And then some …
“Specifically, ORI made 15 findings of misconduct in science based on evidence that Dr. Brodie knowingly and intentionally fabricated and falsified data reported in 9 PHS grant applications and progress reports and several published papers, manuscripts, and PowerPoint presentations.”
Oof. Note the multiple mechanisms (3 P01s, 4 R01s, 1 U01, and 1 R01 converted to a U01) and funding institutes (NICHD, NIAID, NIDCR, NHLBHI). And Dr. Brodie, a research assistant professor (i.e., non-tenure track) fought them every step of the way it seems. Without further ado …
Notice is hereby given that on March 18, 2010, the DHHS Debarring Official, on behalf of the Secretary of HHS, issued a final notice of debarment based on the misconduct in science findings of the ORI in the following case:
Based on the findings in an investigation report by the University of Washington and additional analysis conducted by ORI in its oversight review, ORI found that Scott J. Brodie, DVM, PhD, former Research Assistant Professor, Department of Laboratory Medicine, and Director of the UW Retrovirology Pathogenesis Laboratory, committed misconduct in science (scientific misconduct) in research supported by or reported in the following US PHS grant applications:
1 R01 AI051954
The 15 findings [of misconduct in science] are as follows:
1. Respondent knowingly and intentionally falsified a figure that was presented in manuscripts submitted to the Journal of Experimental Medicine and the Journal of Virology and in several PowerPoint presentations that purported to represent rectal mucosal leukocytes in some instances and lymph nodes in other instances.
2. Respondent knowingly and intentionally falsified portions of a three-paneled figure included in several manuscript submissions, PowerPoint presentations, and grant applications.
3. Respondent knowingly and intentionally falsified a figure included as Figure 1N in American Journal of Pathology 54:1453-1464, 1999, three NIH grant applications, and several PowerPoint presentations.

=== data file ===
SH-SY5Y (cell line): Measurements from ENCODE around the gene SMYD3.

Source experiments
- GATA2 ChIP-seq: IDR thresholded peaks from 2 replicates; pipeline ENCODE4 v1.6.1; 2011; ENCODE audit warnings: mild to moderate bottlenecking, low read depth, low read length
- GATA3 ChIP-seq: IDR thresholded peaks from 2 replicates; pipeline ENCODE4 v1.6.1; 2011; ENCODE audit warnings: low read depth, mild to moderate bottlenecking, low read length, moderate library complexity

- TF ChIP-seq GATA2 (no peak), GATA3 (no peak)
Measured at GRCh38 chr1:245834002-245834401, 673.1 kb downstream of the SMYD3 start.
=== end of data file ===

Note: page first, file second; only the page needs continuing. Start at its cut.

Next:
4. Respondent knowingly and intentionally falsified a figure that was published as an insert within Figure 1K in American Journal of Pathology 54:1453, 1999 and included the figure in a number of NIH grant applications.
5. Respondent knowingly and intentionally falsified a figure representing a panel of four green fluorescent cells and included it as a figure in several grant applications claiming that each cell had been subjected to different treatments when three of the cells came from a single image.
6. Respondent knowingly and intentionally falsified an image included as Figure 5A in a paper published in the Journal of Clinical Investigations 105:1407, 2000 and submitted to various journals and included in different grant applications.
7. Respondent knowingly and intentionally falsified a figure appearing as Figure 3.III.A, inset, in a manuscript submitted to Science entitled “A persistent reservoir of HIV-1 in pulmonary macrophages’ and as figures in various grant applications and PowerPoint presentations.
8. Respondent knowingly and intentionally falsified multiple versions of a figure depicting green and red fluorescent cells used as Figures 3.III.H and I in a manuscript submitted to Science, as Figures 6C and 6D of grant application 1 R01 DE14827-01, as Figures C.2.1 1H and C.2.11I of grant application 1 R01 HL072631-01, and in PowerPoint presentations.
9. Respondent knowingly and intentionally falsified a figure, labeled as Figure 9E in grant application 1 R01 DE014827-01 and in various other grant applications and PowerPoint presentations.
10. Respondent knowingly and intentionally falsified the bottom half of Figure C.2.5 of grant application 1 R01 HL072631-01 by using the same image twice, labeling it once as being treated for 2 hours with lipopolysaccharide (LPS) and the second as being treated for 12 hours with LPS. Respondent also used a second image twice, labeling it once as “no LPS’ and the second time as “24 hours with LPS.’